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Help, I’ve been selected for PAF!

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October Messenger 2023 | Posted October 12, 2023
Read time: 2 minutes

Don’t panic! We’re here to help.

CPSA has a legislative duty to ensure competence in the medical profession. This is done in a variety of ways through our competence programs, with one newer addition: Physician Assessment and Feedback (PAF).

Approximately 150 physicians participate in this program each year, from a combination of random selection and physicians with risk factors for complaints (you can find your own risk score in your MD Snapshot-Practice Checkup, sent annually to your CPSA Portal). The intent of PAF is to proactively identify patterns of practice that might place a physician at higher risk of a complaint, and further provide appropriate supports to help members address identified practice vulnerabilities.

What to expect from PAF

There is currently no cost to the physician for this assessment.

If you are selected to participate in PAF, you will be asked to fill out a Practice Overview Questionnaire and identify any conflict of interest with our pool of practice visitors.

A practice visitor who is familiar with your scope of practice will be assigned to review approximately 10 patient charts from the last two to three years. They will look for adherence to CPSA’s Patient Record Content standard of practice, and assess whether clinical reasoning is appropriate and documented well enough to follow.

Usually, charts will be accessed remotely via EMR—if you use paper charting, an in-person visit or secure transfer of chart copies will be arranged.

After the patient record review, a conversation is arranged with a member of your team to review office processes, such as after-hours care, management of abnormal results, tracking of referrals and other more procedural aspects of care. You will also meet with the practice visitor, to review some cases (usually four or five) in more detail—this process is referred to as chart-stimulated recall (CSR). This conversation helps clarify a differential diagnosis or follow-up plan, or to understand patient factors which might make providing care more challenging. The practice visitor then prepares a visit report, which is submitted to CPSA.

A CPSA senior medical advisor is then assigned to your file. They use the sources of information derived from the practice visit to identify opportunities for further improvement in your practice, both in terms of clinical care and alignment with CPSA’s Standards of Practice. In 2022, about 80% of physicians participating in PAF had opportunities which could be addressed through self-remediation alone. About 20% of physicians were referred from PAF to CPSA’s Individual Practice Review (IPR) program for further education and supports.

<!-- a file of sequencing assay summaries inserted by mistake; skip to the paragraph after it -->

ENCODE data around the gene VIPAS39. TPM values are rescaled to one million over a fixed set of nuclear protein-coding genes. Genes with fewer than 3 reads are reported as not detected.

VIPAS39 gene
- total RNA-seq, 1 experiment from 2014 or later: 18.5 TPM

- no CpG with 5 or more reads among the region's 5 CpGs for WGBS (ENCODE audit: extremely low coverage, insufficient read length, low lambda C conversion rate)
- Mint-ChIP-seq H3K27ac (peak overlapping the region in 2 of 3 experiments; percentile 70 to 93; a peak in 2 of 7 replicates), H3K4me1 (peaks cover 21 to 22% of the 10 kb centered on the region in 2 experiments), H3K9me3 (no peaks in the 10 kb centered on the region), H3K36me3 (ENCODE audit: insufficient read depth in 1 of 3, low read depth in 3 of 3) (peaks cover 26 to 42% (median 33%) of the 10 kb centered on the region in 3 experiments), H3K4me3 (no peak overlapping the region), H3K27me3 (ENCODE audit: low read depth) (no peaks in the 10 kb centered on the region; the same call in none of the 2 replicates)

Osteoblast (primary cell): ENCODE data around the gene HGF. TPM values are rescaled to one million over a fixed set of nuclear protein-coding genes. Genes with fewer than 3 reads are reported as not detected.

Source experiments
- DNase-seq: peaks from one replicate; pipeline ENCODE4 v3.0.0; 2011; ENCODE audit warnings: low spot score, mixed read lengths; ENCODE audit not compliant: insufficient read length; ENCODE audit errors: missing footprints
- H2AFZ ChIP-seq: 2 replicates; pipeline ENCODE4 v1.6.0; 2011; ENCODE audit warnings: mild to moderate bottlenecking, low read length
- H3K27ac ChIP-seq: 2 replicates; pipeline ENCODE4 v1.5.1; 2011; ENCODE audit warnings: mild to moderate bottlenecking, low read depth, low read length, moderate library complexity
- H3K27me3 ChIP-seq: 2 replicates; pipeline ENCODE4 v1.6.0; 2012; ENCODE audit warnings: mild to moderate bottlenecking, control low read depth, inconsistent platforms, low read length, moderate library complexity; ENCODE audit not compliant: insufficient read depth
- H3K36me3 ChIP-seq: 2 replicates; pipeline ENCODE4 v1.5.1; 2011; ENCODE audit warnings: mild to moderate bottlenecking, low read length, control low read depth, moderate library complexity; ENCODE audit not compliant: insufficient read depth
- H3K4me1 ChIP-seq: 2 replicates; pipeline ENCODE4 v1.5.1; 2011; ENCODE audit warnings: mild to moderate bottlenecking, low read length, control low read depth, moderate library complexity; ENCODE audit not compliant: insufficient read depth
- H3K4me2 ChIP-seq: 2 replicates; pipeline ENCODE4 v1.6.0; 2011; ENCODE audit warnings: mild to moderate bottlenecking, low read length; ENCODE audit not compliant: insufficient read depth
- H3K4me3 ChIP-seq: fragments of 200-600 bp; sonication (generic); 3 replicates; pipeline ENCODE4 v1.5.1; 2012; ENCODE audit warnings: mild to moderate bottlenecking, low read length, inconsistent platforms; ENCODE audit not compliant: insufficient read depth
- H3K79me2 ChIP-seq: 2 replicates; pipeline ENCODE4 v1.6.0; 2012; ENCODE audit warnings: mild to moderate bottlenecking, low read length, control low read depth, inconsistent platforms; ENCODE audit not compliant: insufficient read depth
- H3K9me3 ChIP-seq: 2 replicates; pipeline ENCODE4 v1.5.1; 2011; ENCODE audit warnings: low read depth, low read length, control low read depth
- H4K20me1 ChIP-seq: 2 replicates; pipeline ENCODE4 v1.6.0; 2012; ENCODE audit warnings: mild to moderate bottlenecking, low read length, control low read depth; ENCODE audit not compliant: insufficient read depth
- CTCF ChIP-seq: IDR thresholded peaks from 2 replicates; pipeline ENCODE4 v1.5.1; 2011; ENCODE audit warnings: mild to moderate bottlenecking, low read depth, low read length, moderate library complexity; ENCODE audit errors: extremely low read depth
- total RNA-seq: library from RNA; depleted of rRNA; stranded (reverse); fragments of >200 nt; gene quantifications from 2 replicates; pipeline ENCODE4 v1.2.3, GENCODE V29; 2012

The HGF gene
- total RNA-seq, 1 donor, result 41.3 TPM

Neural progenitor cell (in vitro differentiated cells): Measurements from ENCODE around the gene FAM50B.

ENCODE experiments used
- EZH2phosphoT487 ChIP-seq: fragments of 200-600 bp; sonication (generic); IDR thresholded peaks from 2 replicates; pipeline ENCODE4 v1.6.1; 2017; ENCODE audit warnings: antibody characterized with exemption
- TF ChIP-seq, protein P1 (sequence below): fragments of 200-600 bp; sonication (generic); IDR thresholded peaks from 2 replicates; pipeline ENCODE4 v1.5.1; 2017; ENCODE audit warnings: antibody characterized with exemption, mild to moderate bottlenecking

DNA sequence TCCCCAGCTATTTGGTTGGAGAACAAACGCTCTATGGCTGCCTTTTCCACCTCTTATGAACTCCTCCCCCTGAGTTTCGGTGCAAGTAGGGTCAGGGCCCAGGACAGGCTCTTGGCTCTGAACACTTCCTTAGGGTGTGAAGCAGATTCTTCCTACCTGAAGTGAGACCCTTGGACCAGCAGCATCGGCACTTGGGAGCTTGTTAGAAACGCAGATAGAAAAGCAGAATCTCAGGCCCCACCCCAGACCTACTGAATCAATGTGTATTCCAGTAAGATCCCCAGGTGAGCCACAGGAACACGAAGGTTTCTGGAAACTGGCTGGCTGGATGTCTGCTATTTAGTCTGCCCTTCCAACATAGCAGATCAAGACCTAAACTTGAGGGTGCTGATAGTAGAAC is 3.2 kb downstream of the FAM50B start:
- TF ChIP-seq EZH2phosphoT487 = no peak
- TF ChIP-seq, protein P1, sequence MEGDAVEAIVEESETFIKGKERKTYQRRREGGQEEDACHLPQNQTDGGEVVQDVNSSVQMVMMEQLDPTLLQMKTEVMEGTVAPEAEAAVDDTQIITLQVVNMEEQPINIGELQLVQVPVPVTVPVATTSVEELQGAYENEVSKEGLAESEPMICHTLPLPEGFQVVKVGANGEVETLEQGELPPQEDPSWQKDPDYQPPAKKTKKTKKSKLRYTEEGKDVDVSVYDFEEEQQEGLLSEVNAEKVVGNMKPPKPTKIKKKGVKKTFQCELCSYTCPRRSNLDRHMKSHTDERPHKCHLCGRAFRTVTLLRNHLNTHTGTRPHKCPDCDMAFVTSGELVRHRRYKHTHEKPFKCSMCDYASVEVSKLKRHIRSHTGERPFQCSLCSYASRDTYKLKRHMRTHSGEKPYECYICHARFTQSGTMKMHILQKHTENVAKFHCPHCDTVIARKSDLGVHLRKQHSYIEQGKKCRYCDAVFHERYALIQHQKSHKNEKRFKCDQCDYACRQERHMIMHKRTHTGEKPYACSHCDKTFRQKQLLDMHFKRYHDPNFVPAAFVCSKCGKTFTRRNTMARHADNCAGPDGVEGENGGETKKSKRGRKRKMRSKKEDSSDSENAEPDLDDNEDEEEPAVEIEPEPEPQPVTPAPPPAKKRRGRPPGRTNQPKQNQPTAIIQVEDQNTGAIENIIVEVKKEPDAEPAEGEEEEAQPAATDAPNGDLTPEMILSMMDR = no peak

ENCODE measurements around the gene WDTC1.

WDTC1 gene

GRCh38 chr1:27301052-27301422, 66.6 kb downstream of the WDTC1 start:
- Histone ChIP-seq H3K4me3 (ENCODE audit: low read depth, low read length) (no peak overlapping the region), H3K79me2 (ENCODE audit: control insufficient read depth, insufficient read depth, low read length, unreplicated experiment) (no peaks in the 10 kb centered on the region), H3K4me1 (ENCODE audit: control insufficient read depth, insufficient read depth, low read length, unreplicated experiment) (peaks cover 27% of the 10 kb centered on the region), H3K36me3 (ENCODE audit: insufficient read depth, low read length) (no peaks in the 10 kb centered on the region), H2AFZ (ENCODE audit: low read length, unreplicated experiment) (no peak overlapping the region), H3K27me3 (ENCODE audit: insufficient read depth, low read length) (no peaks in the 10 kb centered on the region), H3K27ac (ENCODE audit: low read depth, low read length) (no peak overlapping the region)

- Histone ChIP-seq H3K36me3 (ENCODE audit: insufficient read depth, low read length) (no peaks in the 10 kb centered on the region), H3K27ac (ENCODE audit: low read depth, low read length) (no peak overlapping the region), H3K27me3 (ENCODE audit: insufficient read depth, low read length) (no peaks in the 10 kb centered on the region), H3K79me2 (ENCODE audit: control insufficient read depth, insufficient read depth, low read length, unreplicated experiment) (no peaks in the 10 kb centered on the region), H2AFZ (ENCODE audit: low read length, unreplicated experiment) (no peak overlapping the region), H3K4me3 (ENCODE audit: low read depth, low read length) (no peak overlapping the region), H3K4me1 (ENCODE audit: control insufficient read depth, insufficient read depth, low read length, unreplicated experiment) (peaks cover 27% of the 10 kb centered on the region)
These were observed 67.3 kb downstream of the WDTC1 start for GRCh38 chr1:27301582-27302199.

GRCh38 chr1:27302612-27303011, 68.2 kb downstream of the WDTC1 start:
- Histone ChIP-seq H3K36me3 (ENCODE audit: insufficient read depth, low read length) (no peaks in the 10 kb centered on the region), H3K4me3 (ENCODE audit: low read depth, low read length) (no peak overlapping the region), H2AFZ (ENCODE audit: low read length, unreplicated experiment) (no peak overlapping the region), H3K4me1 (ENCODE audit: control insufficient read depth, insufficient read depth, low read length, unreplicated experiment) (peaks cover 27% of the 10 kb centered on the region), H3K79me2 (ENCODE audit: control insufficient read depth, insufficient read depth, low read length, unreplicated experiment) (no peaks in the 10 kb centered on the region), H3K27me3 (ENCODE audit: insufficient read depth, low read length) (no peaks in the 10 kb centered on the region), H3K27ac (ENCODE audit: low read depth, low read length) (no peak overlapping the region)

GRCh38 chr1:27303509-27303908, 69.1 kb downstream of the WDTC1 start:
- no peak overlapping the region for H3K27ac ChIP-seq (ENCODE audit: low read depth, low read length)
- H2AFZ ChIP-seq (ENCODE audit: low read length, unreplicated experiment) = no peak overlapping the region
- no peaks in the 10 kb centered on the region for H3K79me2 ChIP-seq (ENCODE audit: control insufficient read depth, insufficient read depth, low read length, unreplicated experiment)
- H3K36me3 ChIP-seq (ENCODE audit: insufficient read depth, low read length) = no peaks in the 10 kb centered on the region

The most common type of support needed is for documentation. Generally, we recommend participants take a medical records keeping course to clarify the type and amount of information that should be documented in a patient’s chart to ensure an adequate record of encounters as well as a complete cumulative patient profile (CPP). Another commonly recommended course is the Canadian Medical Protective Association (CMPA)’s new Advanced Diagnostic Reasoning Course, offered as a free, two-session webinar. A repeat practice visit is also usually conducted after six to twelve months, to assess the implementation of any required practice improvements.

Proactive improvements

This proactive approach to assessing physician performance is intended to improve patient care and prevent complaints before they happen. Participants consistently report that they attained worthwhile skills and knowledge from the required courses and many report they observe significant practice improvements.

To date, most physicians in PAF have been family physicians and general practitioners. In 2022, we developed a process to screen specialist physicians and will select more specialists into the PAF program in 2023.

Want to know more? Visit our website or reach out by emailing

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